Recent exhibitions: 'Sculpture by the Sea' Århus 2011, Solo Exhibition, Agallery and 'Across' Tappehallerne Carlsberg, København 2010.
2012 – Honorary Award, The Arts Foundation of 1973 for painters and sculptors – The Danish National Art Foundation, Fine Art Department

GRAVITATION by Esben Klemann – About my work:
” I am basically open for all means of work, that so to say 'work'. The sum of my experiences throws ideas into space and challenges me to give them physical bodies, - that will work. They continuously materialize in my studio, and wait there in heaps, while I think, rethink and decide, whether I will work further with the idea. If positive, I make a couple of related small works, a kind of test balloons, and from there I escalate in size and number. This way I build up my spacial 'form-curve' by trying, looking and retrying...
This way I challenge the GRAVITATION in ceramic pieces, where I anyway do things that apparently can not be done. Because it is ALWAYS interesting – ceramics or not.
I cast plastic movements in margarine boxes or fix string in sharp squares; knock stamps into clay blocks and freeze movement by slip-casting into the void...

I intend keeping a certain speed in the 'art production', because I tell myself that boredom during work is directly readable in the finished work. Like trying to figure it out too much, causes laziness, fear and lack of fantasy.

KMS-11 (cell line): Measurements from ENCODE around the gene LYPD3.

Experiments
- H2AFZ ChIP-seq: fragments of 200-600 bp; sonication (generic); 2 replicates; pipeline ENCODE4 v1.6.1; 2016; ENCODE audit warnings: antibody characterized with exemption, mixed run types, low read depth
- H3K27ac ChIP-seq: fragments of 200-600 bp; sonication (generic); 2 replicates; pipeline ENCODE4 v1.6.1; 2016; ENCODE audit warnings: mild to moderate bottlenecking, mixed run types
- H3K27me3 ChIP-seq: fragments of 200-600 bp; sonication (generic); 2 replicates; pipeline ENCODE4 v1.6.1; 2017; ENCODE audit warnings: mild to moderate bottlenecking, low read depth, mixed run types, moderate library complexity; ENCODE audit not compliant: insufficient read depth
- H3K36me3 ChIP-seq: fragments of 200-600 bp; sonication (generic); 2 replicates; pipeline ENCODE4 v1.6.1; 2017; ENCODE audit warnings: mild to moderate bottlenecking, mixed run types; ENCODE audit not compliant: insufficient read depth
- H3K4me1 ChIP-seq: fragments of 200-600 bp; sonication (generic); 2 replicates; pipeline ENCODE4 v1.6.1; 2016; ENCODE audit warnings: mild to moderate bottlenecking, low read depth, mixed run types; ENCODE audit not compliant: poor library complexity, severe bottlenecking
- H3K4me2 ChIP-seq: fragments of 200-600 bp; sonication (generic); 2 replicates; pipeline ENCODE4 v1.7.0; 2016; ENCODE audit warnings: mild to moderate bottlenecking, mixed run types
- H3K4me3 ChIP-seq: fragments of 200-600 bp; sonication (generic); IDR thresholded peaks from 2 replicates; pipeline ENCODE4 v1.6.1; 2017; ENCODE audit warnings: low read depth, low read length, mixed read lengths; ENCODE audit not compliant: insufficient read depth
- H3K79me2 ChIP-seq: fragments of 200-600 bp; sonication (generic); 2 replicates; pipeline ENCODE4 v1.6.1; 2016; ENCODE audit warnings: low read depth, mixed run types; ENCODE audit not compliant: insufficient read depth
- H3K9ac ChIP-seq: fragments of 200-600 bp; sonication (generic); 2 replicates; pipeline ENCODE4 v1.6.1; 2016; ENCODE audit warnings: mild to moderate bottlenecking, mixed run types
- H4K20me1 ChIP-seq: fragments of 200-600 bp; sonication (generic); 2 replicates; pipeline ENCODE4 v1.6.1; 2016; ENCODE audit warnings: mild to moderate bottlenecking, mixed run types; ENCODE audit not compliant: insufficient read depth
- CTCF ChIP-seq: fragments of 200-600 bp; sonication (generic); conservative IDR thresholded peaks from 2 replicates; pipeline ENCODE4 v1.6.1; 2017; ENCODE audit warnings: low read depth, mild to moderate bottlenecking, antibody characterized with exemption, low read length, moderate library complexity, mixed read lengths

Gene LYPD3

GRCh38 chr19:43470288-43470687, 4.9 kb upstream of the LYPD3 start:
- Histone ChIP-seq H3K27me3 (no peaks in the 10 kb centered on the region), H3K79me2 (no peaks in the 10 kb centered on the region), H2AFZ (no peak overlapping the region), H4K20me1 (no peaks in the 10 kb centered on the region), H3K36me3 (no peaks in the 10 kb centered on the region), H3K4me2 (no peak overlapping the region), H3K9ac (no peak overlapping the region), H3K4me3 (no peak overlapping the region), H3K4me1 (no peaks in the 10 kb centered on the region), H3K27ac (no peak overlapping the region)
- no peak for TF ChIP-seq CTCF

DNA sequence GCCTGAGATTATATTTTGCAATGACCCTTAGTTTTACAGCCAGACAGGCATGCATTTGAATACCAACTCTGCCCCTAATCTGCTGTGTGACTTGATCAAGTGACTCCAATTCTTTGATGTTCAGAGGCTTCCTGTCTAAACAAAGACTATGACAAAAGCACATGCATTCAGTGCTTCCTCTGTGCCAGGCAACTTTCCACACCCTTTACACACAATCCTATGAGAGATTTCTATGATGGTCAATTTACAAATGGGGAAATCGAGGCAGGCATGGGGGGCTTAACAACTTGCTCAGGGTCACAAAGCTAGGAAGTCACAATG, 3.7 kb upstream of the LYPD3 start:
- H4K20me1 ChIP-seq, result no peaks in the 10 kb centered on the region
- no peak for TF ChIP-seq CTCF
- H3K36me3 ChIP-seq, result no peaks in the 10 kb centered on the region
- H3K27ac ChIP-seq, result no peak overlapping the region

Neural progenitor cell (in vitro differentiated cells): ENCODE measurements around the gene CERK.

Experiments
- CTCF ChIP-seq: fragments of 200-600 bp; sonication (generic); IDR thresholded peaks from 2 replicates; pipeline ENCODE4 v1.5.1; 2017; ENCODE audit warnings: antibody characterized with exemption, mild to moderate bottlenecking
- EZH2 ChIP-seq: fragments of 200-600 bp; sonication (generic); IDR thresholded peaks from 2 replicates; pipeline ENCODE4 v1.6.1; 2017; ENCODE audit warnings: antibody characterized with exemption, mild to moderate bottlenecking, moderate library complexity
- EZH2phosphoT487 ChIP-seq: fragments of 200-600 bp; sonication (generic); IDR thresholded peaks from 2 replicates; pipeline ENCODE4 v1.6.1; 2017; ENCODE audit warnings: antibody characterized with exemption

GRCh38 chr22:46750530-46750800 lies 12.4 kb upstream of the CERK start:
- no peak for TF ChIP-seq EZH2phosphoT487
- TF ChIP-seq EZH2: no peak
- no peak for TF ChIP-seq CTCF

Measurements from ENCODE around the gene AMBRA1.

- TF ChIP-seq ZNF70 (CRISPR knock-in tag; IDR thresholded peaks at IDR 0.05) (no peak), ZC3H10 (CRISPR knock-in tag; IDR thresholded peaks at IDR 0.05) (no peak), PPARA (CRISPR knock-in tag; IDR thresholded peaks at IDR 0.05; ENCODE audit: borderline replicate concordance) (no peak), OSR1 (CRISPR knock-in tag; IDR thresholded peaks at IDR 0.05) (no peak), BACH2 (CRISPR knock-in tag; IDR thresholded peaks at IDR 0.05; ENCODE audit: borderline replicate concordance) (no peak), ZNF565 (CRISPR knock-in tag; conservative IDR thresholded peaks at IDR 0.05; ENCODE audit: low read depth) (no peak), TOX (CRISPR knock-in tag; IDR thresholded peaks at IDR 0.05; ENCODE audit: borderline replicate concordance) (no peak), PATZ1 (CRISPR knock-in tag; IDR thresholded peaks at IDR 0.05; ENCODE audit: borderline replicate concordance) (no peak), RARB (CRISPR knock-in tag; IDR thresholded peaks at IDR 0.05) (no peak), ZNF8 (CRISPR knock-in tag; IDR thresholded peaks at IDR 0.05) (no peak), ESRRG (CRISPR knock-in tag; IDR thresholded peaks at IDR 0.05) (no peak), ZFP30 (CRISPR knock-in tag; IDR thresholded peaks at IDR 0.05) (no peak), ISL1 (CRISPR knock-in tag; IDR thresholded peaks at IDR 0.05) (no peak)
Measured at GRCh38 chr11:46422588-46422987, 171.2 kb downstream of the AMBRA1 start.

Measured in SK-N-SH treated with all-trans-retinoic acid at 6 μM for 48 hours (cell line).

You can call my work theme-less or abstract, or you can call it language of form, consequently communication by making artistic touched spaces and objects, it injects vitality onto things as a contrast to the ordinary.

A piece on the floor works differently from a piece at the wall - likewise it is a great difference making an object for an exhibition or building a piece in a specific location.
When I work with the space between ceiling and wall, I get into an area, where often a stucco is placed. This way my work collides with the public expectation of a sculptural manipulation at this place, that may be more in direction of a Roman ornament or fluctuating flower decorations. This way I attack peoples memorized conception of how stucco looks like and at the same time sculpturally play with the space at places, where otherwise room is only left for art pieces on window-sills, flat on walls or small size pieces on little shelves.

In public spaces I usually work with the concrete element, because it is often this material, that forms the architectural frame for people. Concrete is cheap, robust and flexible – but unfortunately mainly used in squares with flat sides. By reshaping I show other possibilities to demonstrate, how a concrete element can act and look. I have made copies of the stop-blocks, that typically stand before road work in cities. A concrete block, that is applied a relief, is beautiful. Furthermore it has flexibility as the traditional mobile concrete block yet liberated from the pedestal of the traditional sculpture. It is natural to move the concrete block using it in new connections.”